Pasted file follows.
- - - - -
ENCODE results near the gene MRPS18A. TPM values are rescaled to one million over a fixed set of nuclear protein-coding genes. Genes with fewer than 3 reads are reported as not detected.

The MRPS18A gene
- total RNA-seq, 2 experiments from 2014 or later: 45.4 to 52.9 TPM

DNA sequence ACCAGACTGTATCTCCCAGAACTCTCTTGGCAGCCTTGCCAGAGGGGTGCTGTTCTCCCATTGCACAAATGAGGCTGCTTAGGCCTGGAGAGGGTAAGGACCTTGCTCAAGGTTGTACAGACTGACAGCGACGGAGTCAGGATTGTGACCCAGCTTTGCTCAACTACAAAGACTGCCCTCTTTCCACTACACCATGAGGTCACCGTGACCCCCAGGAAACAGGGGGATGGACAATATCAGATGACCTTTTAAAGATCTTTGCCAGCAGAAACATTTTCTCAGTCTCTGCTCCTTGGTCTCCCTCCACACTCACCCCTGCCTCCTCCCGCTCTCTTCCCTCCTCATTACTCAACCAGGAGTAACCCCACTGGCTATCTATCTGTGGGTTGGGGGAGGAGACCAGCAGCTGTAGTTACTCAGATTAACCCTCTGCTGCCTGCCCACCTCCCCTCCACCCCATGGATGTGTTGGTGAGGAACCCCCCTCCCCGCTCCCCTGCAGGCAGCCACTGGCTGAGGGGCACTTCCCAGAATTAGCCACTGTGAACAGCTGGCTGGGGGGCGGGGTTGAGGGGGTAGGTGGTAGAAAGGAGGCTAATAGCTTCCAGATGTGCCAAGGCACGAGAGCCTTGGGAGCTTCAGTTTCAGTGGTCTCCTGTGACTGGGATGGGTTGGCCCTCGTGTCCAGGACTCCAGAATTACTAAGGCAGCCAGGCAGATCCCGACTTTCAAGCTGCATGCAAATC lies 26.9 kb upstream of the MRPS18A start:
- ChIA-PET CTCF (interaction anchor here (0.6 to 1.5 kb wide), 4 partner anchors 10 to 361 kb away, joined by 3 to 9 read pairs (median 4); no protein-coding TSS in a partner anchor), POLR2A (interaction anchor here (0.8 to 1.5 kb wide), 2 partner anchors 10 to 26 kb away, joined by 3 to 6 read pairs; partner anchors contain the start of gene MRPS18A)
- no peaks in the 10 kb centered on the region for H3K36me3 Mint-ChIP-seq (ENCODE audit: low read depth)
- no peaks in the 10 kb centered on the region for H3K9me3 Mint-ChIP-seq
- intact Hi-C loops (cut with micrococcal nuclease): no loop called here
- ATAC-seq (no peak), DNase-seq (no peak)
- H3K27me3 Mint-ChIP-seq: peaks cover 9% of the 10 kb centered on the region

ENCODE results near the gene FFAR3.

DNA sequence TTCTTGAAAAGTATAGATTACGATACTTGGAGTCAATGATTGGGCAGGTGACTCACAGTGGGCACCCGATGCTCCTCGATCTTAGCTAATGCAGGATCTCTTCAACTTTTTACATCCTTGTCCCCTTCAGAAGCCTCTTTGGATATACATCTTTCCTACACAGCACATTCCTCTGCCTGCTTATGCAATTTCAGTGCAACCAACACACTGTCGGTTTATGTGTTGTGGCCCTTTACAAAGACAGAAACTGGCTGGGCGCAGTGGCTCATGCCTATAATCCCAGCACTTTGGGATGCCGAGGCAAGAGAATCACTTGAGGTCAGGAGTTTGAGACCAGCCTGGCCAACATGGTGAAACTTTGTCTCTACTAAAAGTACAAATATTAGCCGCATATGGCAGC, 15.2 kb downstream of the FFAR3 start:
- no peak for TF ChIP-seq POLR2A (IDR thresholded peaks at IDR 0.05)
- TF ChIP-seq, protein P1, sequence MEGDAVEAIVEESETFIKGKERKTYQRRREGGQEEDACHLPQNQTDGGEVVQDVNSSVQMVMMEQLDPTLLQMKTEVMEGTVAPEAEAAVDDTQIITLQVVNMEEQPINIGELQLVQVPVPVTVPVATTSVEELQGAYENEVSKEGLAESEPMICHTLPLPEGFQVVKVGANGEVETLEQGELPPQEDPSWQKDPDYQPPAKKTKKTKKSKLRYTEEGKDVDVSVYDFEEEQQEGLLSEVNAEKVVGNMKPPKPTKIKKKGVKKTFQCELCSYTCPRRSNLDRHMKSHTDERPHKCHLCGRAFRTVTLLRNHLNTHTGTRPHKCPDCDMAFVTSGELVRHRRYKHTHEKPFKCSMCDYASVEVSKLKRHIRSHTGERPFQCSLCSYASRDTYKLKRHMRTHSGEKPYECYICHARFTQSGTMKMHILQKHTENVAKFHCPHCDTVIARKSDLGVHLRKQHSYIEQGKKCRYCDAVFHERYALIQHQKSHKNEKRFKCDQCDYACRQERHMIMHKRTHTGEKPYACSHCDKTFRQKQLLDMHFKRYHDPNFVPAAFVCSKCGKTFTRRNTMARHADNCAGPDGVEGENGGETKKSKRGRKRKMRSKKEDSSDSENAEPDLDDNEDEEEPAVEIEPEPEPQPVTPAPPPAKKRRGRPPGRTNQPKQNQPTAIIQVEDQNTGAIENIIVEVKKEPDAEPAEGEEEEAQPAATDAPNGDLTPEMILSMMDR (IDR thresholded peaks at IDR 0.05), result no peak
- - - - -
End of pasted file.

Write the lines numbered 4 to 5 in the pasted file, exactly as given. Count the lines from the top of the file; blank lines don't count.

DNA sequence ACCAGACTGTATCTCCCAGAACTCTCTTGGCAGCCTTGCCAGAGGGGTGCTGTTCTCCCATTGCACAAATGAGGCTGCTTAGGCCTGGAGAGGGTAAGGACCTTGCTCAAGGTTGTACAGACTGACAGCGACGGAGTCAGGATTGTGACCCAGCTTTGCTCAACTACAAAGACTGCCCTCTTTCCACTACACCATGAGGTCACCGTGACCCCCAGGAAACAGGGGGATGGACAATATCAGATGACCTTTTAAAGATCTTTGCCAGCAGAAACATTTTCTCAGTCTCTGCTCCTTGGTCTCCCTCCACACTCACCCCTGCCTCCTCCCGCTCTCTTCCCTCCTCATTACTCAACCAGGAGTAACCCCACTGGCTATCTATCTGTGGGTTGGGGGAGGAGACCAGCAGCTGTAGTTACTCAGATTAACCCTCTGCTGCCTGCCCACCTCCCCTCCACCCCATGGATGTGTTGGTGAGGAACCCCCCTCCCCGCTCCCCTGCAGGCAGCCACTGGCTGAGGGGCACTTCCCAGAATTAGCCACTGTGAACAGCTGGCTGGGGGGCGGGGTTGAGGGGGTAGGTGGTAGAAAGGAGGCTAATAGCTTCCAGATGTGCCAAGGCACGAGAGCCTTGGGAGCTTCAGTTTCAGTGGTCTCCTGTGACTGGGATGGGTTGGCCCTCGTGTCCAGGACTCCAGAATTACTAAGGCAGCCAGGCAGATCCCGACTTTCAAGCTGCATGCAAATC lies 26.9 kb upstream of the MRPS18A start:
- ChIA-PET CTCF (interaction anchor here (0.6 to 1.5 kb wide), 4 partner anchors 10 to 361 kb away, joined by 3 to 9 read pairs (median 4); no protein-coding TSS in a partner anchor), POLR2A (interaction anchor here (0.8 to 1.5 kb wide), 2 partner anchors 10 to 26 kb away, joined by 3 to 6 read pairs; partner anchors contain the start of gene MRPS18A)